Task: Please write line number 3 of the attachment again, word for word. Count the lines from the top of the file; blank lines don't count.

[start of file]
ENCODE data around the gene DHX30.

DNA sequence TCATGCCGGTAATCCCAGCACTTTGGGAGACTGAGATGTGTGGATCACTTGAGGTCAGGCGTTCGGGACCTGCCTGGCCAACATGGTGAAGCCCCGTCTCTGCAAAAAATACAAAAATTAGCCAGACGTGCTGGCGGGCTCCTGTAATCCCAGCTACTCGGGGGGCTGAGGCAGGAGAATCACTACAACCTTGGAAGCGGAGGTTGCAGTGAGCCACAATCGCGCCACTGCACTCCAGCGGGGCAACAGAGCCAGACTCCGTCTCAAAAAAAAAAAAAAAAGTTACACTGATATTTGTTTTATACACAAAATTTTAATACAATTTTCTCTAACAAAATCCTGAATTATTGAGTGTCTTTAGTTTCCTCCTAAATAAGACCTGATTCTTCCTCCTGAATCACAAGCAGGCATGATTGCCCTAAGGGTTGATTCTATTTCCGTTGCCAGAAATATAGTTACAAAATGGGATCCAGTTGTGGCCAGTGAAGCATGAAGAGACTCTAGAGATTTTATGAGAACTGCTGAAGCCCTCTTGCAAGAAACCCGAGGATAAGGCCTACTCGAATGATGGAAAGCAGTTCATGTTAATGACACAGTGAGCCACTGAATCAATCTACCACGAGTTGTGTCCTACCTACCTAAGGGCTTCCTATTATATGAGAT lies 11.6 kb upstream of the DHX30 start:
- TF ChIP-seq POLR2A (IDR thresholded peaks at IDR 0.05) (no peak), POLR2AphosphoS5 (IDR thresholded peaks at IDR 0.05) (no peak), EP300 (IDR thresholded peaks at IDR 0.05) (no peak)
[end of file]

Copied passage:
- TF ChIP-seq POLR2A (IDR thresholded peaks at IDR 0.05) (no peak), POLR2AphosphoS5 (IDR thresholded peaks at IDR 0.05) (no peak), EP300 (IDR thresholded peaks at IDR 0.05) (no peak)